Besides youth and family services, workforce investments and adult residential care, the behavioral health task force recommended spending:
“I think that one of the first reckonings of the task force was that while it’s fantastic to have $450 million in one-time funds, the state of the state is that that’s not going to fix everything,” Vincent Atchity, who chaired the task force subpanel, told Newsline. “It’s not going to solve all of Colorado’s problems, but it will make a meaningful difference in the lives of many.”
As the executive director of nonprofit Mental Health Colorado, Atchity helps to serve and advocate for people with mental health and substance use needs around the state. Sometimes that means raising public awareness of existing resources for improving mental wellness, which his organization is attempting to do through “What’s Your Peace,” a campaign that launched in January and will run through Mental Health Awareness Month, which is May.
Mental Health Colorado wants people to visit mentalhealthcolorado.org/whats-your-peace/ to share a photo or video of ways they “find and create peace in their day.” This could be anything from spending time with family to gardening. At the campaign’s conclusion, Mental Health Colorado will share the photos and videos in a finished project.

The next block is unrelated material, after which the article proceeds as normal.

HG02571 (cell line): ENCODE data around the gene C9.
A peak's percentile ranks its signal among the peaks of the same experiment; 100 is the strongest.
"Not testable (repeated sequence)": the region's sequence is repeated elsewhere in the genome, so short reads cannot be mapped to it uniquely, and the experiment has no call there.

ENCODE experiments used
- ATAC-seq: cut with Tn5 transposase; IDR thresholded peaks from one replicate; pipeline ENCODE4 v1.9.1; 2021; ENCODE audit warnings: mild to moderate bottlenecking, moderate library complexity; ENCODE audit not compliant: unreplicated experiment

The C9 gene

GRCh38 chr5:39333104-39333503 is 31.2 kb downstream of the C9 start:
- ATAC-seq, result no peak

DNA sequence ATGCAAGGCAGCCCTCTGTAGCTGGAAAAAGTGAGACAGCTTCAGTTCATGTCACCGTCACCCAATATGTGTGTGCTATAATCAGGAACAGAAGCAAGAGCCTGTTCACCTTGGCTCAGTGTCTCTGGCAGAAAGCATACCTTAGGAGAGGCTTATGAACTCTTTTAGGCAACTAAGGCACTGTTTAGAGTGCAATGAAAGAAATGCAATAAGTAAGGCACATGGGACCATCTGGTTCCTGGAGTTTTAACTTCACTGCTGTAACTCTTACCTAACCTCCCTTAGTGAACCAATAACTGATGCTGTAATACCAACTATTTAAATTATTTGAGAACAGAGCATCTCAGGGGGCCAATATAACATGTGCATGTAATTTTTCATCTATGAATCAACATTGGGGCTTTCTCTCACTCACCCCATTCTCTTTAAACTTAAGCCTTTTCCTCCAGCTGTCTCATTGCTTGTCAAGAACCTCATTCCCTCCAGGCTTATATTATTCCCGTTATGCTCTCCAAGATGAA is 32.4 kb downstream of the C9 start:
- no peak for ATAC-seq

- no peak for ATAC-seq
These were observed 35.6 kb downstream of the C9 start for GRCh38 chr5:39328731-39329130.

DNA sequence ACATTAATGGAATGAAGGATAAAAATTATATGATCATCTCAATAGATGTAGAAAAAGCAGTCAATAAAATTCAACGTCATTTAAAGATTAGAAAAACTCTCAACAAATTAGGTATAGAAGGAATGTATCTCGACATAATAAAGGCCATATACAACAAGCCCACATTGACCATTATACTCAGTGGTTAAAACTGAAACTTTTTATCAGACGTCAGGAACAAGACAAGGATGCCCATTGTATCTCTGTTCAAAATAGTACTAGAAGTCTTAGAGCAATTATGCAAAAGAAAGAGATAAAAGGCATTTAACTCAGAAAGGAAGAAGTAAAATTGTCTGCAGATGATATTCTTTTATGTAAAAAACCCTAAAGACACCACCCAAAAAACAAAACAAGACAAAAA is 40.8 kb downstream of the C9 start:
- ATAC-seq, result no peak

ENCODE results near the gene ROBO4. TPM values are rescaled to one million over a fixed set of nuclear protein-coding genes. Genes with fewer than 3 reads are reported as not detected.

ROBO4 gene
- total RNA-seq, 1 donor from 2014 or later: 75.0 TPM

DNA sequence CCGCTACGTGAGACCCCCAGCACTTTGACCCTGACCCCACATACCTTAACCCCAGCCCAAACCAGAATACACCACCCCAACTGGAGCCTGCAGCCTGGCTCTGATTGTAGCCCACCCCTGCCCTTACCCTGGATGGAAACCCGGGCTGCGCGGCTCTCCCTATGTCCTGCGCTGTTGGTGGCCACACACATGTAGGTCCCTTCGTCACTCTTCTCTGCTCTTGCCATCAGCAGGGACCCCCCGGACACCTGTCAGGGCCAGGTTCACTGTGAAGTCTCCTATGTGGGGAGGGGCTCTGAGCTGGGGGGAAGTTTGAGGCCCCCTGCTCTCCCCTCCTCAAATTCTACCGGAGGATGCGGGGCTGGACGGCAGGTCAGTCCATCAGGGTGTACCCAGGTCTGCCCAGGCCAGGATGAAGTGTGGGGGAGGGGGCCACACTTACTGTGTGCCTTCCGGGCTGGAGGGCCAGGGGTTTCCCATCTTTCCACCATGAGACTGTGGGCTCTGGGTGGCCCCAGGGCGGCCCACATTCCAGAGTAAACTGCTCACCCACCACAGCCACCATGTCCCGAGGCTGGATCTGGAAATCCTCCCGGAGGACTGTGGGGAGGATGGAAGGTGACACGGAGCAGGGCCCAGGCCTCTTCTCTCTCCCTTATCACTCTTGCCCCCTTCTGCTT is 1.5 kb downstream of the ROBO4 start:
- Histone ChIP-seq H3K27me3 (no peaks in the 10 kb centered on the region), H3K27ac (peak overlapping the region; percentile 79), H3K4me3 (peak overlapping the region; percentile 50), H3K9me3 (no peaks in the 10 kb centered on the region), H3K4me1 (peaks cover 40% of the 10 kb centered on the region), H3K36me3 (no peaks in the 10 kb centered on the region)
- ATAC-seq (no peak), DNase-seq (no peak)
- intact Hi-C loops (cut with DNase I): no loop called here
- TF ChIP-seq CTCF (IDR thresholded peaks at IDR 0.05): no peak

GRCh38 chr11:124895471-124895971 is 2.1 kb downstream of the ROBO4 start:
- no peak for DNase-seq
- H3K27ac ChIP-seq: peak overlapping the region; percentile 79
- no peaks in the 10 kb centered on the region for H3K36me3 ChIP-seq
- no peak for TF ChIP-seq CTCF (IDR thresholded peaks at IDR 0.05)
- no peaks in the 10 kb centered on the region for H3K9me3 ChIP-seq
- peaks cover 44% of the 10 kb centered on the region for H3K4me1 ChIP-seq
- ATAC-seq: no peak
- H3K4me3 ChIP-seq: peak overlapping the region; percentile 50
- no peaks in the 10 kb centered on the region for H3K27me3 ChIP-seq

“What’s Your Peace is about asking you to think to yourself about, ‘What are the things I do in the course of the day that really help me feel well?’” Atchity said. “So that by bringing those to consciousness, you are more deliberate about carving out time for yourself, but then also by sharing them with each other, we sort of expand our toolkit of available possibilities.”
How does Colorado measure up?
Mental Health America’s 2022 State of Mental Health in America report, which used data from 2018-2019, ranked Colorado in last place overall for adult mental health. The ranking accounted for a variety of factors related to the prevalence of mental illness and access to care.
Colorado had the sixth-highest prevalence of mental illness among adults and the second-highest prevalence of adults with substance use disorders.
Colorado had the fourth-highest percentage of adults with a mental illness who reported they were not able to receive the treatment they needed (31.8%).
Mental Health America’s latest report ranked Colorado 13th overall for youth mental health.
Among young people, Colorado had the 18th-lowest rate of severe depression and the sixth-highest rate of substance use disorders.
Colorado had the 12th-highest percentage of children with private insurance that did not cover mental or emotional problems (9.6%).
In Mental Health America’s 2021 report, which used 2017-2018 data, Colorado ranked 46th for the percentage of young people with severe depression who received some consistent treatment (21.5%). The state saw a big improvement the following year, when 43.1% of youths with severe depression got some consistent treatment — improving Colorado’s ranking to fifth place on that measure.
Editor’s note: This article first appeared on Colorado Newsline, which is part of States Newsroom, a network of news bureaus supported by grants and a coalition of donors as a 501c(3) public charity. Colorado Newsline maintains editorial independence. Contact Editor Quentin Young for questions: email@example.com. Follow Colorado Newsline on Facebook and Twitter.